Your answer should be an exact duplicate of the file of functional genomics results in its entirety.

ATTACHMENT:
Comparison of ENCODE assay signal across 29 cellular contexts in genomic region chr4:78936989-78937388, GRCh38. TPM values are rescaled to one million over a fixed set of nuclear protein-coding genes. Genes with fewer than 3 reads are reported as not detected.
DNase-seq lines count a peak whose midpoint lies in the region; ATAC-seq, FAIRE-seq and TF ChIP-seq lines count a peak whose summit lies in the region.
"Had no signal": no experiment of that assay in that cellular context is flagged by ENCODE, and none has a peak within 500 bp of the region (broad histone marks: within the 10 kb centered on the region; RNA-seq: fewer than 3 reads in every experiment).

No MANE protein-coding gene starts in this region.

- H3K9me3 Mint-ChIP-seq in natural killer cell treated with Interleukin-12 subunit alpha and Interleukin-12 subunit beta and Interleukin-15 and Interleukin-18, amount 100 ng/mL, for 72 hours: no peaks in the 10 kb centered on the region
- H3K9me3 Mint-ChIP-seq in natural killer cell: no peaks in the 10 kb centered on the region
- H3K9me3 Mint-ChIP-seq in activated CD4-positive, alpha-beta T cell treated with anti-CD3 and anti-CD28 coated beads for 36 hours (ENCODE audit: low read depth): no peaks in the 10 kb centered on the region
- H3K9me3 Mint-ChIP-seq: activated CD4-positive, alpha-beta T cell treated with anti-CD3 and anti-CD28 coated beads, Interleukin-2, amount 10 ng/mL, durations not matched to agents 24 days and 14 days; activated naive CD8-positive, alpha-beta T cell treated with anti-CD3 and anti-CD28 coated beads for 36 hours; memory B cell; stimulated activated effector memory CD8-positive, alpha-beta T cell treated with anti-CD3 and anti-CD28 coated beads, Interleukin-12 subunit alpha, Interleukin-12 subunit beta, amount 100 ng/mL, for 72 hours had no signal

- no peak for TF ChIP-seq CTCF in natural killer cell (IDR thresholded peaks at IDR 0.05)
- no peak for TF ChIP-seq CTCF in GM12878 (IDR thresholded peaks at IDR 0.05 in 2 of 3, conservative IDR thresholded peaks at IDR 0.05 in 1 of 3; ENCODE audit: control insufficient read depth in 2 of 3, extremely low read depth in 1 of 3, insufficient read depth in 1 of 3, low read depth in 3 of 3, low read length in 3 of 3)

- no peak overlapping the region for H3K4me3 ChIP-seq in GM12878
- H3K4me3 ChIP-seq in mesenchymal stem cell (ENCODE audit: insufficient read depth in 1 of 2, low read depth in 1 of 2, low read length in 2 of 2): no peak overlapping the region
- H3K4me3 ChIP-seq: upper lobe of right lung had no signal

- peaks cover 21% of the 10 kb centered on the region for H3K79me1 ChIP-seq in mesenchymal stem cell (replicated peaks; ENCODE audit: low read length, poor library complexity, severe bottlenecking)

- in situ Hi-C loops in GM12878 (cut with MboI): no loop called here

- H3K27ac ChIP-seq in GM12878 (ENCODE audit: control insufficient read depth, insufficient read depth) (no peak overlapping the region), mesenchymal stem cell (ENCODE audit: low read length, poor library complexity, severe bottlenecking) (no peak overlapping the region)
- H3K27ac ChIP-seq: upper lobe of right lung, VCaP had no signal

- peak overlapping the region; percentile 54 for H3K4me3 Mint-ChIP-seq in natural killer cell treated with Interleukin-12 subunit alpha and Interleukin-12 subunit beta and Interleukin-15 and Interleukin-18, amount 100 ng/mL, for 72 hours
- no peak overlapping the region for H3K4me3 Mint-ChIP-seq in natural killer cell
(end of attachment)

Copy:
Comparison of ENCODE assay signal across 29 cellular contexts in genomic region chr4:78936989-78937388, GRCh38. TPM values are rescaled to one million over a fixed set of nuclear protein-coding genes. Genes with fewer than 3 reads are reported as not detected.
DNase-seq lines count a peak whose midpoint lies in the region; ATAC-seq, FAIRE-seq and TF ChIP-seq lines count a peak whose summit lies in the region.
"Had no signal": no experiment of that assay in that cellular context is flagged by ENCODE, and none has a peak within 500 bp of the region (broad histone marks: within the 10 kb centered on the region; RNA-seq: fewer than 3 reads in every experiment).

No MANE protein-coding gene starts in this region.

- H3K9me3 Mint-ChIP-seq in natural killer cell treated with Interleukin-12 subunit alpha and Interleukin-12 subunit beta and Interleukin-15 and Interleukin-18, amount 100 ng/mL, for 72 hours: no peaks in the 10 kb centered on the region
- H3K9me3 Mint-ChIP-seq in natural killer cell: no peaks in the 10 kb centered on the region
- H3K9me3 Mint-ChIP-seq in activated CD4-positive, alpha-beta T cell treated with anti-CD3 and anti-CD28 coated beads for 36 hours (ENCODE audit: low read depth): no peaks in the 10 kb centered on the region
- H3K9me3 Mint-ChIP-seq: activated CD4-positive, alpha-beta T cell treated with anti-CD3 and anti-CD28 coated beads, Interleukin-2, amount 10 ng/mL, durations not matched to agents 24 days and 14 days; activated naive CD8-positive, alpha-beta T cell treated with anti-CD3 and anti-CD28 coated beads for 36 hours; memory B cell; stimulated activated effector memory CD8-positive, alpha-beta T cell treated with anti-CD3 and anti-CD28 coated beads, Interleukin-12 subunit alpha, Interleukin-12 subunit beta, amount 100 ng/mL, for 72 hours had no signal

- no peak for TF ChIP-seq CTCF in natural killer cell (IDR thresholded peaks at IDR 0.05)
- no peak for TF ChIP-seq CTCF in GM12878 (IDR thresholded peaks at IDR 0.05 in 2 of 3, conservative IDR thresholded peaks at IDR 0.05 in 1 of 3; ENCODE audit: control insufficient read depth in 2 of 3, extremely low read depth in 1 of 3, insufficient read depth in 1 of 3, low read depth in 3 of 3, low read length in 3 of 3)

- no peak overlapping the region for H3K4me3 ChIP-seq in GM12878
- H3K4me3 ChIP-seq in mesenchymal stem cell (ENCODE audit: insufficient read depth in 1 of 2, low read depth in 1 of 2, low read length in 2 of 2): no peak overlapping the region
- H3K4me3 ChIP-seq: upper lobe of right lung had no signal

- peaks cover 21% of the 10 kb centered on the region for H3K79me1 ChIP-seq in mesenchymal stem cell (replicated peaks; ENCODE audit: low read length, poor library complexity, severe bottlenecking)

- in situ Hi-C loops in GM12878 (cut with MboI): no loop called here

- H3K27ac ChIP-seq in GM12878 (ENCODE audit: control insufficient read depth, insufficient read depth) (no peak overlapping the region), mesenchymal stem cell (ENCODE audit: low read length, poor library complexity, severe bottlenecking) (no peak overlapping the region)
- H3K27ac ChIP-seq: upper lobe of right lung, VCaP had no signal

- peak overlapping the region; percentile 54 for H3K4me3 Mint-ChIP-seq in natural killer cell treated with Interleukin-12 subunit alpha and Interleukin-12 subunit beta and Interleukin-15 and Interleukin-18, amount 100 ng/mL, for 72 hours
- no peak overlapping the region for H3K4me3 Mint-ChIP-seq in natural killer cell